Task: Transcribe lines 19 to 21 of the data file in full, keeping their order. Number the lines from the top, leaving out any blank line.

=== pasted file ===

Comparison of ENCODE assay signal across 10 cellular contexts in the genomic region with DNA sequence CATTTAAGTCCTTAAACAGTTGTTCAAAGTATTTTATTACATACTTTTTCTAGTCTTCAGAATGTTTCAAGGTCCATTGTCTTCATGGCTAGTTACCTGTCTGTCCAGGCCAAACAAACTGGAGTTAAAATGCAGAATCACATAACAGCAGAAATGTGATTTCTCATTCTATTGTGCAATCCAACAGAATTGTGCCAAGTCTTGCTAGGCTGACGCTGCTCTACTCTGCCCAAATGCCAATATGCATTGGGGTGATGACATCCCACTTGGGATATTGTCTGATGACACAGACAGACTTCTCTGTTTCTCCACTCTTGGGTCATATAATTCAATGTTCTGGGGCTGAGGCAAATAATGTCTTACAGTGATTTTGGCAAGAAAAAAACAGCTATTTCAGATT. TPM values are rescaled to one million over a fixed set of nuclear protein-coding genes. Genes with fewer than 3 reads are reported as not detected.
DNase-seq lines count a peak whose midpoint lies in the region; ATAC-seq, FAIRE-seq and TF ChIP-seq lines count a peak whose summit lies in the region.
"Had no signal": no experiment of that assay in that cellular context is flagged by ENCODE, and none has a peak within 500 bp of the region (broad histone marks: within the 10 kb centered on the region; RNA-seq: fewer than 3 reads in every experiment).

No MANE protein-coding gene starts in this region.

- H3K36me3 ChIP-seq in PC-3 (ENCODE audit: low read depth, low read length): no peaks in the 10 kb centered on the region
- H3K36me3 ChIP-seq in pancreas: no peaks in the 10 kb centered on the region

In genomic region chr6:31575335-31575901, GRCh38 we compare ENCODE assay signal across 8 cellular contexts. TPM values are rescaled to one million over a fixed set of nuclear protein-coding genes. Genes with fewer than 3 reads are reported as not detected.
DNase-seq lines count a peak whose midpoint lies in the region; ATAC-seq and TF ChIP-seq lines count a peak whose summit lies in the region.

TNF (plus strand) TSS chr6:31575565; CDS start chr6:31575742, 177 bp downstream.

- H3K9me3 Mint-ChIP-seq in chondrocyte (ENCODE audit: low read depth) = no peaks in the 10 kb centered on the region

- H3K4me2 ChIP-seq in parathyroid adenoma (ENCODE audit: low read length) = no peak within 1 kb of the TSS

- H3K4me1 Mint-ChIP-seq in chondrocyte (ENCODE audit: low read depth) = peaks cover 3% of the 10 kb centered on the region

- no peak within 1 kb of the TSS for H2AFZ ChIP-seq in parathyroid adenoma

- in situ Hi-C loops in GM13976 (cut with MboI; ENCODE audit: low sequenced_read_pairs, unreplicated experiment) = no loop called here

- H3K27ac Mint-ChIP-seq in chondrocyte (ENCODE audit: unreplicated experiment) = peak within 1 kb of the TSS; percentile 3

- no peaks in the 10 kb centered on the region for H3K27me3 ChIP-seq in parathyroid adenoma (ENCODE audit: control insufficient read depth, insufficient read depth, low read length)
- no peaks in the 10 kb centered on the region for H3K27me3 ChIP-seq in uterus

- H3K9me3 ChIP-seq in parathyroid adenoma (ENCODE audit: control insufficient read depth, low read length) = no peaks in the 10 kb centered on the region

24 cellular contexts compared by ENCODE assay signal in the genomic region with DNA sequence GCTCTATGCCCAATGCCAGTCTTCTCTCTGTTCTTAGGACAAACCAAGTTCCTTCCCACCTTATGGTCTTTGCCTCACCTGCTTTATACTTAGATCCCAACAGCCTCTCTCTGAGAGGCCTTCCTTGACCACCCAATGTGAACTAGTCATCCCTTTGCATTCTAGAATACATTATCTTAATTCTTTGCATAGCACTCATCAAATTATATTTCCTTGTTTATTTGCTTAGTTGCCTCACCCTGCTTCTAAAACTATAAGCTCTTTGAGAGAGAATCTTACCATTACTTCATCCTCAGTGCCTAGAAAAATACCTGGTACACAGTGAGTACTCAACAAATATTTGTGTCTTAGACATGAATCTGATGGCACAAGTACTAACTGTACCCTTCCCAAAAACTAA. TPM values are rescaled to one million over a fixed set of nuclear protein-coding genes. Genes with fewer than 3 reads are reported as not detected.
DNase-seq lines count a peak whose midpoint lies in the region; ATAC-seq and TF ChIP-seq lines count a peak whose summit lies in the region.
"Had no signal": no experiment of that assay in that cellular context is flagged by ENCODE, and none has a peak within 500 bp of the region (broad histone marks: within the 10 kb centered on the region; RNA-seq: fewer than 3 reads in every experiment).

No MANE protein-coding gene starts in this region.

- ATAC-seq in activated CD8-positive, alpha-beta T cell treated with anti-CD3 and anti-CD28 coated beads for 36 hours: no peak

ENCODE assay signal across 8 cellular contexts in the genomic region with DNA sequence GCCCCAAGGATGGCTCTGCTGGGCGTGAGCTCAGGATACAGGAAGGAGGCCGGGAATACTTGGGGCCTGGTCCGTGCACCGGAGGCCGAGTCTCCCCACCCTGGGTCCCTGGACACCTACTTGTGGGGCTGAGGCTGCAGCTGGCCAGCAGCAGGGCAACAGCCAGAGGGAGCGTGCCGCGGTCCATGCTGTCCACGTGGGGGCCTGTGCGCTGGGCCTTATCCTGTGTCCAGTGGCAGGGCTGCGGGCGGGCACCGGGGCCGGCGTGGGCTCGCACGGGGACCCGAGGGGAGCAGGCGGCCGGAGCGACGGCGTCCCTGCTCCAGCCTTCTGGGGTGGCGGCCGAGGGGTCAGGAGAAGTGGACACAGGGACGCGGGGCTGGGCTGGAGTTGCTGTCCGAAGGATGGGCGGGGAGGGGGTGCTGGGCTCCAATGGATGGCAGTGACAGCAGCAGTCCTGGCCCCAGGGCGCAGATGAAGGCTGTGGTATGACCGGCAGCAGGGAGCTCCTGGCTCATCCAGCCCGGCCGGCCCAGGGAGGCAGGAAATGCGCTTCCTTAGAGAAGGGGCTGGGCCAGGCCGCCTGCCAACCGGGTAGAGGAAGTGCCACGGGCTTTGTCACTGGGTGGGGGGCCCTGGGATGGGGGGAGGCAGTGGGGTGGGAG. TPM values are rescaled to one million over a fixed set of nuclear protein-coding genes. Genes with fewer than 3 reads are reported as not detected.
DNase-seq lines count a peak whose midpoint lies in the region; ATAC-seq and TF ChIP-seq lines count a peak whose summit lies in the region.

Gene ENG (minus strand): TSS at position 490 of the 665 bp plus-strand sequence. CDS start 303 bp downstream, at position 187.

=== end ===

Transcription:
24 cellular contexts compared by ENCODE assay signal in the genomic region with DNA sequence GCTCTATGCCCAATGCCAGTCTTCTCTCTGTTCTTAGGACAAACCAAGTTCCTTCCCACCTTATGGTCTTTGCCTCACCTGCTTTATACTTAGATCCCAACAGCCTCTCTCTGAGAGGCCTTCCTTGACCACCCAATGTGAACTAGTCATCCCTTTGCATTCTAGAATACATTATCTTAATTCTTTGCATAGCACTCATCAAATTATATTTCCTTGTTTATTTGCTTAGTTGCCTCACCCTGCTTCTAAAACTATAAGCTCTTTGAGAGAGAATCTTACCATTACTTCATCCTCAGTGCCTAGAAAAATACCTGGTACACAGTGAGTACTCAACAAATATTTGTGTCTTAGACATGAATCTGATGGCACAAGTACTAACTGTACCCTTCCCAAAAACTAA. TPM values are rescaled to one million over a fixed set of nuclear protein-coding genes. Genes with fewer than 3 reads are reported as not detected.
DNase-seq lines count a peak whose midpoint lies in the region; ATAC-seq and TF ChIP-seq lines count a peak whose summit lies in the region.
"Had no signal": no experiment of that assay in that cellular context is flagged by ENCODE, and none has a peak within 500 bp of the region (broad histone marks: within the 10 kb centered on the region; RNA-seq: fewer than 3 reads in every experiment).